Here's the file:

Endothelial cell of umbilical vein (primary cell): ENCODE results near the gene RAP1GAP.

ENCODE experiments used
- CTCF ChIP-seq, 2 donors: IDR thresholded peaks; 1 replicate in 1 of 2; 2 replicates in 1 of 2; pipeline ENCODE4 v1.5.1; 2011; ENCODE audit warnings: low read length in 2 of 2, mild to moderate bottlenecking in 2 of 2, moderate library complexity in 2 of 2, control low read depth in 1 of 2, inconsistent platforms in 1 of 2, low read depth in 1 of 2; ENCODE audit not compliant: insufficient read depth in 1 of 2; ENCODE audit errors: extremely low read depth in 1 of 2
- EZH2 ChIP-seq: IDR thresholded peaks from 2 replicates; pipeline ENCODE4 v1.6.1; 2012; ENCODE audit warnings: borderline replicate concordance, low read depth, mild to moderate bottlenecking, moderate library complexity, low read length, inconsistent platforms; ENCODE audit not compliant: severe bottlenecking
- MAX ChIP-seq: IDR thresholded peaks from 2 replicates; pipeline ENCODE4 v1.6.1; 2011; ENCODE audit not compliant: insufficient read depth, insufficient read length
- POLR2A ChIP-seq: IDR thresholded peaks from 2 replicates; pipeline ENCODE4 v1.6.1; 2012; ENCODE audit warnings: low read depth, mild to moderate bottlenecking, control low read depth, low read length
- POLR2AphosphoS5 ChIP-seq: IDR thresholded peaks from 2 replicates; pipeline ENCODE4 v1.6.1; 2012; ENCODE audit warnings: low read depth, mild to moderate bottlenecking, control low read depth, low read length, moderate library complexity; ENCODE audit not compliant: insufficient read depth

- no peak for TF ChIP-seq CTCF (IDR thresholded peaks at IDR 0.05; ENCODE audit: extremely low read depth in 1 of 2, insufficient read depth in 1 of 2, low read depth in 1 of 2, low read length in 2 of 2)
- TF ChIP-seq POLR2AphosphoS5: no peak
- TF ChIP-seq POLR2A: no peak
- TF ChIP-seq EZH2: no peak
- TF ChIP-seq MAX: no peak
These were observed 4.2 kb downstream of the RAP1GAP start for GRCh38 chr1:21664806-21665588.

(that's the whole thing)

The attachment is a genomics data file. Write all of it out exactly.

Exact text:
Endothelial cell of umbilical vein (primary cell): ENCODE results near the gene RAP1GAP.

ENCODE experiments used
- CTCF ChIP-seq, 2 donors: IDR thresholded peaks; 1 replicate in 1 of 2; 2 replicates in 1 of 2; pipeline ENCODE4 v1.5.1; 2011; ENCODE audit warnings: low read length in 2 of 2, mild to moderate bottlenecking in 2 of 2, moderate library complexity in 2 of 2, control low read depth in 1 of 2, inconsistent platforms in 1 of 2, low read depth in 1 of 2; ENCODE audit not compliant: insufficient read depth in 1 of 2; ENCODE audit errors: extremely low read depth in 1 of 2
- EZH2 ChIP-seq: IDR thresholded peaks from 2 replicates; pipeline ENCODE4 v1.6.1; 2012; ENCODE audit warnings: borderline replicate concordance, low read depth, mild to moderate bottlenecking, moderate library complexity, low read length, inconsistent platforms; ENCODE audit not compliant: severe bottlenecking
- MAX ChIP-seq: IDR thresholded peaks from 2 replicates; pipeline ENCODE4 v1.6.1; 2011; ENCODE audit not compliant: insufficient read depth, insufficient read length
- POLR2A ChIP-seq: IDR thresholded peaks from 2 replicates; pipeline ENCODE4 v1.6.1; 2012; ENCODE audit warnings: low read depth, mild to moderate bottlenecking, control low read depth, low read length
- POLR2AphosphoS5 ChIP-seq: IDR thresholded peaks from 2 replicates; pipeline ENCODE4 v1.6.1; 2012; ENCODE audit warnings: low read depth, mild to moderate bottlenecking, control low read depth, low read length, moderate library complexity; ENCODE audit not compliant: insufficient read depth

- no peak for TF ChIP-seq CTCF (IDR thresholded peaks at IDR 0.05; ENCODE audit: extremely low read depth in 1 of 2, insufficient read depth in 1 of 2, low read depth in 1 of 2, low read length in 2 of 2)
- TF ChIP-seq POLR2AphosphoS5: no peak
- TF ChIP-seq POLR2A: no peak
- TF ChIP-seq EZH2: no peak
- TF ChIP-seq MAX: no peak
These were observed 4.2 kb downstream of the RAP1GAP start for GRCh38 chr1:21664806-21665588.